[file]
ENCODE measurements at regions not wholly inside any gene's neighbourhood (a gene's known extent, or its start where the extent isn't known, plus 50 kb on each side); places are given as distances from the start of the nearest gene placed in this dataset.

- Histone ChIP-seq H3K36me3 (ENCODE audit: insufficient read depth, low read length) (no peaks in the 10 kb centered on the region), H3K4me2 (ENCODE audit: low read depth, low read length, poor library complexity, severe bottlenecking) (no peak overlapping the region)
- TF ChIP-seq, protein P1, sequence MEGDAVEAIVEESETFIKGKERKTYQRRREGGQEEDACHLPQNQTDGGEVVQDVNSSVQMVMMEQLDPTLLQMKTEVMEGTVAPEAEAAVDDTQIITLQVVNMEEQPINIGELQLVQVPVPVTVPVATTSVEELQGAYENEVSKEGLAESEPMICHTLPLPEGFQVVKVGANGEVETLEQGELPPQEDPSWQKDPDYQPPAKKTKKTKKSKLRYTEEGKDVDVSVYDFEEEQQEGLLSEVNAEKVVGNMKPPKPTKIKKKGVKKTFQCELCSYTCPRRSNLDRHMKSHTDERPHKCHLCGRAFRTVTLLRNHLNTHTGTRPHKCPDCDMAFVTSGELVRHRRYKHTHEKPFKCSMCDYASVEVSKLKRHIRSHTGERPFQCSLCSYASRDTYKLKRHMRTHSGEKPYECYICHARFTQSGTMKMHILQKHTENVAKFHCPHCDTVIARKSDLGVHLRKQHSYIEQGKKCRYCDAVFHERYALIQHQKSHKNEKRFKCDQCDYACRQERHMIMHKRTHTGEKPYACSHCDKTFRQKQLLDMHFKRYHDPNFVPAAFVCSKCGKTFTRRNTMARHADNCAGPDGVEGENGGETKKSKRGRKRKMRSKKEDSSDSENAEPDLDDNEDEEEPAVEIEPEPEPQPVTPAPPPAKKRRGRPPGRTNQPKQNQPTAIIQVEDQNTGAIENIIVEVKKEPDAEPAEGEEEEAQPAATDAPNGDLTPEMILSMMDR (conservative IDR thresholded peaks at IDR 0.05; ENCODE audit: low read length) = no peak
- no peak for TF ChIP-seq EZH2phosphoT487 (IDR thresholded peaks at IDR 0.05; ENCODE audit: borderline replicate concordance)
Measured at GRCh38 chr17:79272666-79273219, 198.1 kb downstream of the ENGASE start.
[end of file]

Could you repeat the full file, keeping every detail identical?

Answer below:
ENCODE measurements at regions not wholly inside any gene's neighbourhood (a gene's known extent, or its start where the extent isn't known, plus 50 kb on each side); places are given as distances from the start of the nearest gene placed in this dataset.

- Histone ChIP-seq H3K36me3 (ENCODE audit: insufficient read depth, low read length) (no peaks in the 10 kb centered on the region), H3K4me2 (ENCODE audit: low read depth, low read length, poor library complexity, severe bottlenecking) (no peak overlapping the region)
- TF ChIP-seq, protein P1, sequence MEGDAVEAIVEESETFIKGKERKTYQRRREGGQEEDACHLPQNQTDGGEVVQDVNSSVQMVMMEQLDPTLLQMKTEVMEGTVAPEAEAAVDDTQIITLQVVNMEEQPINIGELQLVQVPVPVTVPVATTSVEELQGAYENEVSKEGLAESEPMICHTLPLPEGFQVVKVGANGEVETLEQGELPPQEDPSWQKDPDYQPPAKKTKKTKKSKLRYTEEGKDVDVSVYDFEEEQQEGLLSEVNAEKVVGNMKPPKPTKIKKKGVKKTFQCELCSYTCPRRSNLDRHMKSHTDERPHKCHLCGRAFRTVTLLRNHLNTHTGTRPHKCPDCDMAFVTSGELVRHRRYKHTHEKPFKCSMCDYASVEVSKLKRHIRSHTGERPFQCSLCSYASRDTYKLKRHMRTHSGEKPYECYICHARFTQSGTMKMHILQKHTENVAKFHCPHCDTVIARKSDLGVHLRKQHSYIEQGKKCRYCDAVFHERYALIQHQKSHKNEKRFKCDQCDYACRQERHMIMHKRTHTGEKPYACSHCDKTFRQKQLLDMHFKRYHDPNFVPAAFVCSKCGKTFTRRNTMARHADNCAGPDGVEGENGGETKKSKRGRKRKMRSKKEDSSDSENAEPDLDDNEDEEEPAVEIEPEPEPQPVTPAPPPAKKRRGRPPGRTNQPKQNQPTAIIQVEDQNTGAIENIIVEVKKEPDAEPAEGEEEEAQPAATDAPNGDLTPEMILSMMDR (conservative IDR thresholded peaks at IDR 0.05; ENCODE audit: low read length) = no peak
- no peak for TF ChIP-seq EZH2phosphoT487 (IDR thresholded peaks at IDR 0.05; ENCODE audit: borderline replicate concordance)
Measured at GRCh38 chr17:79272666-79273219, 198.1 kb downstream of the ENGASE start.